If an object is modified by an element access function, the algorithm will perform no other unsynchronized accesses to that object.
The modifying element access functions are those which are specified as modifying the object.
Note
:
For example, swap, ++, --, @=, and assignments modify the object.
For the assignment and @= operators, only the left argument is modified.
— end note
]
Unless otherwise stated, implementations may make arbitrary copies of elements (with type T) from sequences where is_­trivially_­copy_­constructible_­v<T> and is_­trivially_­destructible_­v<T> are true.
Note
:
This implies that user-supplied function objects should not rely on object identity of arguments for such input sequences.
Users for whom the object identity of the arguments to these function objects is important should consider using a wrapping iterator that returns a non-copied implementation object such as reference_­wrapper<T> ([refwrap]) or some equivalent solution.
— end note
]
The invocations of element access functions in parallel algorithms invoked with an execution policy object of type execution​::​sequenced_­policy all occur in the calling thread of execution.
Note
:
The invocations are not interleaved; see [intro.execution].
— end note
]
The invocations of element access functions in parallel algorithms invoked with an execution policy object of type execution​::​unsequenced_­policy are permitted to execute in an unordered fashion in the calling thread of execution, unsequenced with respect to one another in the calling thread of execution.
Note
:
This means that multiple function object invocations may be interleaved on a single thread of execution, which overrides the usual guarantee from [intro.execution] that function executions do not overlap with one another.
— end note
]
The behavior of a program is undefined if it invokes a vectorization-unsafe standard library function from user code called from a execution​::​unsequenced_­policy algorithm.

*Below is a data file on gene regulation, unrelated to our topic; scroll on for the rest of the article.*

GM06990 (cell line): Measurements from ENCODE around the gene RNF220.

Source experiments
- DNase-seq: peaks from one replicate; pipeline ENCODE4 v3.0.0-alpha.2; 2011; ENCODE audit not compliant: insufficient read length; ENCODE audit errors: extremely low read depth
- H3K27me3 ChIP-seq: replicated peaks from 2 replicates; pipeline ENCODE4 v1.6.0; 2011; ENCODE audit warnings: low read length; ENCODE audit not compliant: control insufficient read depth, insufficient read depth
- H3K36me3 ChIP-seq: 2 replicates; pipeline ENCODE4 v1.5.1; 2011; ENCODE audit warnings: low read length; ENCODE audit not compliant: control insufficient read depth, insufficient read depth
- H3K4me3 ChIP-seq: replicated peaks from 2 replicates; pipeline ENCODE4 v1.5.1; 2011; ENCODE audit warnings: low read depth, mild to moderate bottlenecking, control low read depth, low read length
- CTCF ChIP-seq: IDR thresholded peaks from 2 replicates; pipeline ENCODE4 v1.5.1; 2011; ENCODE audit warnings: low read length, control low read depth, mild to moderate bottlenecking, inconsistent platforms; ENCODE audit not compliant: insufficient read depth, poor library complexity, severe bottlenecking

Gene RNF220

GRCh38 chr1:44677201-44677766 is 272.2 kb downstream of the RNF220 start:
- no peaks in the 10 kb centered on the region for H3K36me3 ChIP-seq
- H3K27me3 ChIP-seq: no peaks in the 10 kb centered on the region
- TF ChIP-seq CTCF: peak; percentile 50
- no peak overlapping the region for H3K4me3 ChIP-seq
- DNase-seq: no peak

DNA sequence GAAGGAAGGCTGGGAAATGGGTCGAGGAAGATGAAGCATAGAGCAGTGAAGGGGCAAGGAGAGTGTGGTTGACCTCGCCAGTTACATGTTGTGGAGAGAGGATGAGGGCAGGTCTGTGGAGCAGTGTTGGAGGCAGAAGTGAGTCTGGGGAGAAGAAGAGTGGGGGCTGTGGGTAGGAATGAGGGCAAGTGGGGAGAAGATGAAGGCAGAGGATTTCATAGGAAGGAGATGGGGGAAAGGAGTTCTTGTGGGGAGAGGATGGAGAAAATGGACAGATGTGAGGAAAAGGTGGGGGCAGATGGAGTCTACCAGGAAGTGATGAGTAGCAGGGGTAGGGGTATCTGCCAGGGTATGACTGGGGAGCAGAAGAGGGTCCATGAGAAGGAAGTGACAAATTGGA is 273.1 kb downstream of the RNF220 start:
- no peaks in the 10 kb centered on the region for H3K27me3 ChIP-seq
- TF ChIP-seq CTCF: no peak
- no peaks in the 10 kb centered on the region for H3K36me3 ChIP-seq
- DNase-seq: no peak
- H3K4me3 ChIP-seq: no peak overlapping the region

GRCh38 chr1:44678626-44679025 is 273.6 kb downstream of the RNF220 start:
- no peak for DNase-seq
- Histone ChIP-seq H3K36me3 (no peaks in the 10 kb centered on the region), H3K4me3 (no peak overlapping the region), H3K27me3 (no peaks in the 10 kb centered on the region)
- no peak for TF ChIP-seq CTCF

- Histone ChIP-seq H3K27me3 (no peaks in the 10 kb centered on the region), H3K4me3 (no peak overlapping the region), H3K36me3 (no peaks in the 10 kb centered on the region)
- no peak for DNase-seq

Note
:
Because execution​::​unsequenced_­policy allows the execution of element access functions to be interleaved on a single thread of execution, blocking synchronization, including the use of mutexes, risks deadlock.
— end note
]
The invocations of element access functions in parallel algorithms invoked with an execution policy object of type execution​::​parallel_­policy are permitted to execute either in the invoking thread of execution or in a thread of execution implicitly created by the library to support parallel algorithm execution.
Any such invocations executing in the same thread of execution are indeterminately sequenced with respect to each other.
Note
:
It is the caller's responsibility to ensure that the invocation does not introduce data races or deadlocks.
— end note
]
Example
:
```int a[] = {0,1};
std::vector<int> v;
std::for_each(std::execution::par, std::begin(a), std::end(a), [&](int i) {
v.push_back(i*2+1);                   // incorrect: data race
});
```
The program above has a data race because of the unsynchronized access to the container v.
— end example
]
Example
:
```std::atomic<int> x{0};
int a[] = {1,2};
std::for_each(std::execution::par, std::begin(a), std::end(a), [&](int) {
// spin wait for another iteration to change the value of x
while (x.load(std::memory_order::relaxed) == 1) { }           // incorrect: assumes execution order